Quality of Austrian and Dutch falls-prevention information: a comparative descriptive study

D. Schoberer, D.M. Mijnarends, M.C. Fliedner, R.J.G. Halfens, C. Lohrmann

Research output: Contribution to journalArticleAcademicpeer-review

Abstract

Objectives: The aim of this study was to evaluate and compare the quality of written patient information material available in Austrian and Dutch hospitals and nursing homes pertaining to falls prevention.

Design: Comparative descriptive study design

Setting: Hospitals and nursing homes in Austria and the Netherlands.

Method: Written patient information material (n=77) was independently evaluated by two assessors using the 36-item Ensuring Quality Information for Patients (EQIP) scale with regard to content, structure and identification data. EQIP global scores were calculated and country- and institution-specific (hospitals and nursing homes) differences were analysed.

Results: The written patient information material available in Dutch hospitals had a significantly higher EQIP mean score than that in Austrian hospitals (p

Conclusion: Although Dutch written patient information material pertaining to falls prevention was of higher quality than that in Austria, both countries suffered from shortcomings, especially with regard to content and identification data. Authors of written patient information material face a great challenge in taking consumer involvement and evidence-based criteria into account.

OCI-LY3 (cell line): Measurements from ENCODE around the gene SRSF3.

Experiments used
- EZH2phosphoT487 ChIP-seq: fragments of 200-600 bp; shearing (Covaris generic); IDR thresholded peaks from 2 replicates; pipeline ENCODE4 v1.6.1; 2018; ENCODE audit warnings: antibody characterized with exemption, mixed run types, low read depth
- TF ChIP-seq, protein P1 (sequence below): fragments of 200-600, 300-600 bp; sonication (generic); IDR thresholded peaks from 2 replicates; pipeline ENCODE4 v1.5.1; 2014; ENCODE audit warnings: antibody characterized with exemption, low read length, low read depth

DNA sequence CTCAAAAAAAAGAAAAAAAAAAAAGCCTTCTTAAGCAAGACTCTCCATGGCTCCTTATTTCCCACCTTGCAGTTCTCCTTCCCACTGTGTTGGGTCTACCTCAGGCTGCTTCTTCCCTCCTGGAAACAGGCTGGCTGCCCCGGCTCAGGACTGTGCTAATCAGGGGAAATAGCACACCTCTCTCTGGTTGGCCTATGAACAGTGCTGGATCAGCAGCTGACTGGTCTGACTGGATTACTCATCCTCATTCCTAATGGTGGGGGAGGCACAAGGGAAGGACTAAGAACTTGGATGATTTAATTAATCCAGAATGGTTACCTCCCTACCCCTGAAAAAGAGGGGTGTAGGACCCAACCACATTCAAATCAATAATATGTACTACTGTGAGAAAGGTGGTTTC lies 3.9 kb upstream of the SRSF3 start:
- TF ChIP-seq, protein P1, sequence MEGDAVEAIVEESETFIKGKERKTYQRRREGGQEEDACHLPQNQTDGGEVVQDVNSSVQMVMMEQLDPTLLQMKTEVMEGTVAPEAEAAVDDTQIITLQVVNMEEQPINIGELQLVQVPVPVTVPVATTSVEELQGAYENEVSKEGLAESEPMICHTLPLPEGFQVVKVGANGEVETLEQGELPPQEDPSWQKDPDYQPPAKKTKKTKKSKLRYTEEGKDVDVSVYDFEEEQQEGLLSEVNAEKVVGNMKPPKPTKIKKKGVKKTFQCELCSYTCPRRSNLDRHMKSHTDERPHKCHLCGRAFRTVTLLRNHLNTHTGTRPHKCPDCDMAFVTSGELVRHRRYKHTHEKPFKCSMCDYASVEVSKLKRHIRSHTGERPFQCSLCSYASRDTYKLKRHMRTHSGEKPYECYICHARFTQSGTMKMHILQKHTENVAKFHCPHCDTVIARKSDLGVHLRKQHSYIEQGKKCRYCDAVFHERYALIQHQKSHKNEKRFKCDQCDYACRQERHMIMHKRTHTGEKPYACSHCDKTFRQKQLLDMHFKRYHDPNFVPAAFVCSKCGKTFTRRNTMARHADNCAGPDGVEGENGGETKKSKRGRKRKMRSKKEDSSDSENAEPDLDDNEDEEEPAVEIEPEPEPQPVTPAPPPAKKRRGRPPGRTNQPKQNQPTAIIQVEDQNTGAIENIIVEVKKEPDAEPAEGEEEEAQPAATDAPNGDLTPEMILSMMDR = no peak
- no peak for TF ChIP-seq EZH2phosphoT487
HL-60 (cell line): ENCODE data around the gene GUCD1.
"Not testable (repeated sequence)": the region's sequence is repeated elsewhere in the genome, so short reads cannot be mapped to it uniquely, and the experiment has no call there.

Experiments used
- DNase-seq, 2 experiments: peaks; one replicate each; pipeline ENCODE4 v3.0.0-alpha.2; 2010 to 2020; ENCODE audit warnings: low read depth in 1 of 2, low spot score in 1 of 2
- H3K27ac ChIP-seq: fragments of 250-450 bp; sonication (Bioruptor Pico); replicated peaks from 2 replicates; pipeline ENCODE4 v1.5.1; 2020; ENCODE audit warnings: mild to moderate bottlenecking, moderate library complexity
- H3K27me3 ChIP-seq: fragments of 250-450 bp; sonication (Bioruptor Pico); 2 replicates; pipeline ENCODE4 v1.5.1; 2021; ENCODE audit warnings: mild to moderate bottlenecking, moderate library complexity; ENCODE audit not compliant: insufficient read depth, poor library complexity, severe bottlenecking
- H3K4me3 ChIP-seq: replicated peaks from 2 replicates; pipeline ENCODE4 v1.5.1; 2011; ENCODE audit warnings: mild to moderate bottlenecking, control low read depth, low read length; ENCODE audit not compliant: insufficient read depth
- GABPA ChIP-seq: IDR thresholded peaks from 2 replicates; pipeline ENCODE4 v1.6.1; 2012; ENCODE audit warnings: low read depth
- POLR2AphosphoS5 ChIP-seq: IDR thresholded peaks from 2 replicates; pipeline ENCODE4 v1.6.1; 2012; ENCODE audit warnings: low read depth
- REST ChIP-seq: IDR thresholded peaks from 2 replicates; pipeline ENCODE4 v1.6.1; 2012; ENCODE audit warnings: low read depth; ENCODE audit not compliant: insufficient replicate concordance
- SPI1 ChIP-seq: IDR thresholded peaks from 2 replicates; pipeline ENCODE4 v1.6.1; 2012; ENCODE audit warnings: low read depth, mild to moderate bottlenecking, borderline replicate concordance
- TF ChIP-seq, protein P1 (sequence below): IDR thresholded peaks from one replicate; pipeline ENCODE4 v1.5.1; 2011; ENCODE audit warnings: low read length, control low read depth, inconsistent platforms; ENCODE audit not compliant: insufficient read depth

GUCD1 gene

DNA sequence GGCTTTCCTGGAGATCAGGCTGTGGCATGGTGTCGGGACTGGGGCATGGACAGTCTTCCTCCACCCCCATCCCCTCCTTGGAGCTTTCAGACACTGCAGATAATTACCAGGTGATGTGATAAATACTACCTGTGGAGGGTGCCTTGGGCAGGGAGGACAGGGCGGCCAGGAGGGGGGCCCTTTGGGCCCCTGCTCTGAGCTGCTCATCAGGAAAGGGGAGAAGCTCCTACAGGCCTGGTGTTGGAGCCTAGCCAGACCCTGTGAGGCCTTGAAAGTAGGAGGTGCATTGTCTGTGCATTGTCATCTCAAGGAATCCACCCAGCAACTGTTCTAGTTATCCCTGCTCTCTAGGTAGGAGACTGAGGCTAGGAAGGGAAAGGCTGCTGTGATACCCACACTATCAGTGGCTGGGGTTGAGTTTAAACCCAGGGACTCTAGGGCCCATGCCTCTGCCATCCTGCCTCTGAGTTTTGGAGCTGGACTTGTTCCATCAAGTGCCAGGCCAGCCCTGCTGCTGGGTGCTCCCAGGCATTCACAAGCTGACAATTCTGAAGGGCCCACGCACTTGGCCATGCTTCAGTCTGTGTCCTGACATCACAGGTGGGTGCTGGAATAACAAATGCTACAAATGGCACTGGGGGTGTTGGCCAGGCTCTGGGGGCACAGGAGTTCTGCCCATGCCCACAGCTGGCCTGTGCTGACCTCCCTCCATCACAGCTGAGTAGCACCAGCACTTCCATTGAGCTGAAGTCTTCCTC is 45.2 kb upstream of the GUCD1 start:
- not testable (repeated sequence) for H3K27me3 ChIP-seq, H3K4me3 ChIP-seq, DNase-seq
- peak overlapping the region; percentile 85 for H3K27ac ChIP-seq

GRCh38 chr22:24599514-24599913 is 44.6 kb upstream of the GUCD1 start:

Original languageEnglish
Pages (from-to)220-234
Number of pages15
JournalHealth Education Journal
Volume75
Issue number2
DOIs
Publication statusPublished - Mar 2016

Keywords

  • Austria
  • falls prevention
  • hospital
  • nursing home
  • patient information
  • the Netherlands
  • PRACTICE GUIDELINES
  • PATIENT EDUCATION
  • RISK-FACTORS
  • WRITTEN
  • HEALTH
  • SUITABILITY
  • INSTRUMENT
  • INPATIENTS

Cite this

Schoberer, D., Mijnarends, D. M., Fliedner, M. C., Halfens, R. J. G., & Lohrmann, C. (2016). Quality of Austrian and Dutch falls-prevention information: a comparative descriptive study. Health Education Journal, 75(2), 220-234. https://doi.org/10.1177/0017896915573045